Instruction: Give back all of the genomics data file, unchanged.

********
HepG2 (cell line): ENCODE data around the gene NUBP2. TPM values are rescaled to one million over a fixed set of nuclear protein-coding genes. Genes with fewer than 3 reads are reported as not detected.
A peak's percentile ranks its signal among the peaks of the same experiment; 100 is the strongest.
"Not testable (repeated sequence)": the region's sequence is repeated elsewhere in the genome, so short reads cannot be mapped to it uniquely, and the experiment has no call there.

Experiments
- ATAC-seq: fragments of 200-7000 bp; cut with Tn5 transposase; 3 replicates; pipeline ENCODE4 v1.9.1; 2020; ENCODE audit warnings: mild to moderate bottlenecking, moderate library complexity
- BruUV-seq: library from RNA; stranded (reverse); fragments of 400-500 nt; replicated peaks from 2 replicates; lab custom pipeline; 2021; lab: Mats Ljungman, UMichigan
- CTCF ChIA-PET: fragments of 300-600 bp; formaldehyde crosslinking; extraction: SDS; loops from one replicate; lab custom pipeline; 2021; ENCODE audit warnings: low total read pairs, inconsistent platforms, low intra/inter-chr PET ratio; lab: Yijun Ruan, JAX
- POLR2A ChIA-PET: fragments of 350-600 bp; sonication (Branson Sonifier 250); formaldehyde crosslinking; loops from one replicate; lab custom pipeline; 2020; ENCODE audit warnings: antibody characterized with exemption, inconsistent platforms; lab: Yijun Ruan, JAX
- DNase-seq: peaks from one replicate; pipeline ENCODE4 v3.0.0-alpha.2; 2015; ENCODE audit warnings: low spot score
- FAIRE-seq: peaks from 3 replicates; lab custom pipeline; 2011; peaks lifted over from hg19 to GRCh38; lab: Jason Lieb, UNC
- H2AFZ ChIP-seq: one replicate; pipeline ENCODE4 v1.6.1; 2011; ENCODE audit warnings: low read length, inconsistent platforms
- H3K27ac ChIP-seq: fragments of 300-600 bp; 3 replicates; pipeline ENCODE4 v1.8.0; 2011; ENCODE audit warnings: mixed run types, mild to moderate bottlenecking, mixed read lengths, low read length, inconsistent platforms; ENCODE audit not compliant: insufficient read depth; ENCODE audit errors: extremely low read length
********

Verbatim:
HepG2 (cell line): ENCODE data around the gene NUBP2. TPM values are rescaled to one million over a fixed set of nuclear protein-coding genes. Genes with fewer than 3 reads are reported as not detected.
A peak's percentile ranks its signal among the peaks of the same experiment; 100 is the strongest.
"Not testable (repeated sequence)": the region's sequence is repeated elsewhere in the genome, so short reads cannot be mapped to it uniquely, and the experiment has no call there.

Experiments
- ATAC-seq: fragments of 200-7000 bp; cut with Tn5 transposase; 3 replicates; pipeline ENCODE4 v1.9.1; 2020; ENCODE audit warnings: mild to moderate bottlenecking, moderate library complexity
- BruUV-seq: library from RNA; stranded (reverse); fragments of 400-500 nt; replicated peaks from 2 replicates; lab custom pipeline; 2021; lab: Mats Ljungman, UMichigan
- CTCF ChIA-PET: fragments of 300-600 bp; formaldehyde crosslinking; extraction: SDS; loops from one replicate; lab custom pipeline; 2021; ENCODE audit warnings: low total read pairs, inconsistent platforms, low intra/inter-chr PET ratio; lab: Yijun Ruan, JAX
- POLR2A ChIA-PET: fragments of 350-600 bp; sonication (Branson Sonifier 250); formaldehyde crosslinking; loops from one replicate; lab custom pipeline; 2020; ENCODE audit warnings: antibody characterized with exemption, inconsistent platforms; lab: Yijun Ruan, JAX
- DNase-seq: peaks from one replicate; pipeline ENCODE4 v3.0.0-alpha.2; 2015; ENCODE audit warnings: low spot score
- FAIRE-seq: peaks from 3 replicates; lab custom pipeline; 2011; peaks lifted over from hg19 to GRCh38; lab: Jason Lieb, UNC
- H2AFZ ChIP-seq: one replicate; pipeline ENCODE4 v1.6.1; 2011; ENCODE audit warnings: low read length, inconsistent platforms
- H3K27ac ChIP-seq: fragments of 300-600 bp; 3 replicates; pipeline ENCODE4 v1.8.0; 2011; ENCODE audit warnings: mixed run types, mild to moderate bottlenecking, mixed read lengths, low read length, inconsistent platforms; ENCODE audit not compliant: insufficient read depth; ENCODE audit errors: extremely low read length